Universality in Chinese Ethics
Further to our brief discussion of Chinese ethics, I wanted to note an interesting and telling episode in the history of Chinese philosophy.
Back in the Warring States era (479–221 BC) there was a lot of philosophical ferment. One of the schools that emerged was Mohism (after its founder, Mo Tzu, or Mozi), which taught universal and impartial benevolence. Here is a representative passage:
This is why our teacher Mozi says, “I approve of impartiality. Moreover, earlier I said that, ‘The business of a benevolent person is to promote what is beneficial to the world and eliminate what is harmful.’ And now I have shown that impartiality gives rise to all the great benefits in the world and that partiality gives rise to all the great harms in the world.”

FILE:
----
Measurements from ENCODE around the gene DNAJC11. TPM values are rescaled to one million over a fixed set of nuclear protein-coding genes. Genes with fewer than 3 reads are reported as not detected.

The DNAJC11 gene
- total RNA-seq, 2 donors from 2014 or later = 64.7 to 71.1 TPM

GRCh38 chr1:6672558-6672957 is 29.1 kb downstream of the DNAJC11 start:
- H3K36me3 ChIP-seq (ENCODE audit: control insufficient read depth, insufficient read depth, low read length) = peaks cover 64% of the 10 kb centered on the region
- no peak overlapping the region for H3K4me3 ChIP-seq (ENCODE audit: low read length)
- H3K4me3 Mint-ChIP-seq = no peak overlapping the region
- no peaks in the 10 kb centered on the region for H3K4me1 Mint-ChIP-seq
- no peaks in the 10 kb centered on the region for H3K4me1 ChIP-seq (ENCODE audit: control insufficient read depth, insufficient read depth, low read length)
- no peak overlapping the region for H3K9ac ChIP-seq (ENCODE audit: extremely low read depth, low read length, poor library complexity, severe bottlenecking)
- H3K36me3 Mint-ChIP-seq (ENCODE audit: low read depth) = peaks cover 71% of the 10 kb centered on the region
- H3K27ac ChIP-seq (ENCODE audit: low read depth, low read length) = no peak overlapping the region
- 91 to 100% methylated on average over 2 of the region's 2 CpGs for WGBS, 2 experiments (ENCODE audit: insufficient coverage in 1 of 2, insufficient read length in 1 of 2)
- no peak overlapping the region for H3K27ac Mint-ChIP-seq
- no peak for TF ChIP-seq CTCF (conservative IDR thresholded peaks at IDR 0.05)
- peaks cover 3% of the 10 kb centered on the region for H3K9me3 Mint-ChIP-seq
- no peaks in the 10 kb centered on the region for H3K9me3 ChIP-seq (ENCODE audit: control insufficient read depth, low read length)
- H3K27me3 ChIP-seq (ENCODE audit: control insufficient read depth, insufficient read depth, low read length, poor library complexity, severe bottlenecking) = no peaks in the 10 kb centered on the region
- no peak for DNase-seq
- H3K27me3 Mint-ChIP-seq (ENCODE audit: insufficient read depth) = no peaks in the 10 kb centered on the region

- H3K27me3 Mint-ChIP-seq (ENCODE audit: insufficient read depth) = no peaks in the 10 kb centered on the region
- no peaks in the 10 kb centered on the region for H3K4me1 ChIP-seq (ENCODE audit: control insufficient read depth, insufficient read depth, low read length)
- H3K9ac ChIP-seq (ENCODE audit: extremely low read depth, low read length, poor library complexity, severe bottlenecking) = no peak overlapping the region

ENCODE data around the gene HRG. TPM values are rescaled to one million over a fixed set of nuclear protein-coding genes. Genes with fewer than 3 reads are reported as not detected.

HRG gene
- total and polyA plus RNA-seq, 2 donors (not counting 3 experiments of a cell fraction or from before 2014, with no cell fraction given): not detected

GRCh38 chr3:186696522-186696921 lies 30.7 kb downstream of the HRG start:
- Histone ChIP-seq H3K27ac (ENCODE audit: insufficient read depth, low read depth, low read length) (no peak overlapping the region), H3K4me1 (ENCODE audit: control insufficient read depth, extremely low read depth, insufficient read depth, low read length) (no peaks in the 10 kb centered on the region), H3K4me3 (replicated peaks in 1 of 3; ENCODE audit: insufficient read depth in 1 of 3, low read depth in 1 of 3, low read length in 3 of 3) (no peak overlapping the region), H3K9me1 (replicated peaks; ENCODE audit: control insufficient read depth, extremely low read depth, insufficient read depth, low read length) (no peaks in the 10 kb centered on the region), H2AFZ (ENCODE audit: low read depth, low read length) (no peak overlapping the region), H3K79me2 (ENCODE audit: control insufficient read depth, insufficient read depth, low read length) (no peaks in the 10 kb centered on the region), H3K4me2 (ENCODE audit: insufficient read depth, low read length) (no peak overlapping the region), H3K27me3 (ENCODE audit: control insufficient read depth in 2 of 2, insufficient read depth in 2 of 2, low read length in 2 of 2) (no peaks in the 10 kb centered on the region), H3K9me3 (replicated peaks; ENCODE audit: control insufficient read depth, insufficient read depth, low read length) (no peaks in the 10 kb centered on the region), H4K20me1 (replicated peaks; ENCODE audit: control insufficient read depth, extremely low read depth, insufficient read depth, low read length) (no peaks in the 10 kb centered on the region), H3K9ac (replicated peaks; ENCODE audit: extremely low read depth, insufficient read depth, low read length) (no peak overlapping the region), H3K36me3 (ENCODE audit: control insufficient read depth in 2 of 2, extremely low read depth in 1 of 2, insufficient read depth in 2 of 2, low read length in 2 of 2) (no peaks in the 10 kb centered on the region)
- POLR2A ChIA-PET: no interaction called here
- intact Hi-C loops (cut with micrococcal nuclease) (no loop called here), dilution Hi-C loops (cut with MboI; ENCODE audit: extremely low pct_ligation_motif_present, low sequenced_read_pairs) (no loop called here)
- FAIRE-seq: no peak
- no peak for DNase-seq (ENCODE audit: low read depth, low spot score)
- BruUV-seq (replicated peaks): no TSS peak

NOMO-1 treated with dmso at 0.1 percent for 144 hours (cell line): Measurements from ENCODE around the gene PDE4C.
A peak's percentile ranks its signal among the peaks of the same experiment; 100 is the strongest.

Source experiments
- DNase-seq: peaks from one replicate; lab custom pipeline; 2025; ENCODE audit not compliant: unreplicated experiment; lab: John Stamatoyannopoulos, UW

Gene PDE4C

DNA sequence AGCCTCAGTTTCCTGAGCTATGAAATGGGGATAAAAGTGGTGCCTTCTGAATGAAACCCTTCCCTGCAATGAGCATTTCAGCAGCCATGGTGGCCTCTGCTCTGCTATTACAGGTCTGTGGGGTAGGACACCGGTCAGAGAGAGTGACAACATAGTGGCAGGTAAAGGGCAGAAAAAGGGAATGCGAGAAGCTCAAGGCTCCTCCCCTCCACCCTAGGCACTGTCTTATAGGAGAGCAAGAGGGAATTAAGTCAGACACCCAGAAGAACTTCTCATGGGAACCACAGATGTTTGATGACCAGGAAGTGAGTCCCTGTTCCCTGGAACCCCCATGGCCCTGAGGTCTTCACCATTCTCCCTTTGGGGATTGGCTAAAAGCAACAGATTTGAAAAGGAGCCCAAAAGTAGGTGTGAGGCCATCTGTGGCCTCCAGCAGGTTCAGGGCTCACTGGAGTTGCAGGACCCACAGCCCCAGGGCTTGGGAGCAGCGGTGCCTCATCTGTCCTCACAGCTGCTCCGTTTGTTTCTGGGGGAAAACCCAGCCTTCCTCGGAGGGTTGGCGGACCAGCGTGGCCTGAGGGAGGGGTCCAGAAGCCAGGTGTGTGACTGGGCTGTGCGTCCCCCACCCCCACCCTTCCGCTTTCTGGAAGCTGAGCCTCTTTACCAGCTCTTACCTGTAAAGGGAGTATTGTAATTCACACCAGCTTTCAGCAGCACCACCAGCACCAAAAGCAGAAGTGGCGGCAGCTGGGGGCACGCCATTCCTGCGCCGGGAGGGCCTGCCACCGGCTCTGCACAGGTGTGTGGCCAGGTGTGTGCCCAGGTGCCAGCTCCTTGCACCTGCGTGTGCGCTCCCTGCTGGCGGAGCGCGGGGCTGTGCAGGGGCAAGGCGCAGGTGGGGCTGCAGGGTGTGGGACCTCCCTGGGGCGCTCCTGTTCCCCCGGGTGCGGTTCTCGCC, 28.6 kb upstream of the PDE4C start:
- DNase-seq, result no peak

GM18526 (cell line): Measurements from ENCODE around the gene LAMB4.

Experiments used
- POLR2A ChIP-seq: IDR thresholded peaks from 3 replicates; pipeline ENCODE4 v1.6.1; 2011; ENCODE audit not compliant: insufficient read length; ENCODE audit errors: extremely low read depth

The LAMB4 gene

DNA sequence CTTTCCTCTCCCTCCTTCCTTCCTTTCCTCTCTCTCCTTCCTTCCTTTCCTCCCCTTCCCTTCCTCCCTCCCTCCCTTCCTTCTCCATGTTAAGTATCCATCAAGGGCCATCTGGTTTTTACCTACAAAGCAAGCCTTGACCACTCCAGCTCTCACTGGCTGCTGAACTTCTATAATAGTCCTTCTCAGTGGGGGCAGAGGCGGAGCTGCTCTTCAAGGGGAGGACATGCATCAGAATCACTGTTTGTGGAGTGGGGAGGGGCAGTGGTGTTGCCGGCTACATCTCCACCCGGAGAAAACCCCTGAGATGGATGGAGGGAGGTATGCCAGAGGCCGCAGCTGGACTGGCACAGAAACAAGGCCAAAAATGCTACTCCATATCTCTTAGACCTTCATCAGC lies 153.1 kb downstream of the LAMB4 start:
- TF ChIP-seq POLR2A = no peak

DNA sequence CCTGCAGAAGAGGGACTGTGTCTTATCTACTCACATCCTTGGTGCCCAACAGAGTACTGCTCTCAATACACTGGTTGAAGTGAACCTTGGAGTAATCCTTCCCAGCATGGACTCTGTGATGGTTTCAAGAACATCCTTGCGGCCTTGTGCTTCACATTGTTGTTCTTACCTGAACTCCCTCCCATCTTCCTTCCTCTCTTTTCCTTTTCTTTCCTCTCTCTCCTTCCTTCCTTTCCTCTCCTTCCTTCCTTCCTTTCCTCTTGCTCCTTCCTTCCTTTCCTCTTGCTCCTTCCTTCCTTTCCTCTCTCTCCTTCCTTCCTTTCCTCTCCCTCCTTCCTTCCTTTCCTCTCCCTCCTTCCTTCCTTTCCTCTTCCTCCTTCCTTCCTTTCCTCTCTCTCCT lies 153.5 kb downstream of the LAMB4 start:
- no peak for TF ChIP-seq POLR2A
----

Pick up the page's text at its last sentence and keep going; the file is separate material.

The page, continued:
Confucians explicitly rejected the Mohist ideal, insisting, for example, that it is proper to put your own family first (see for instance Mencius 3.A.5). Mohism died out and Confucianism eventually became a state religion. In a sense the Chinese tradition considered, and deliberately rejected, the ideal of universal and impartial love. (Though see the section on China in Skarphedin’s post on Buddhism and charity in China.)
Universal and impartial love is a pretty radical idea. I wouldn’t go for it on philosophical grounds myself.
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The above-linked article at the SEP is typical in suggesting that the Mohist writings propound a moral theory of a Utilitarian stripe. In fact those writings are not philosophically sophisticated enough to offer any theory.
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There’s a nice volume of Mohist writing edited by Burton Watson.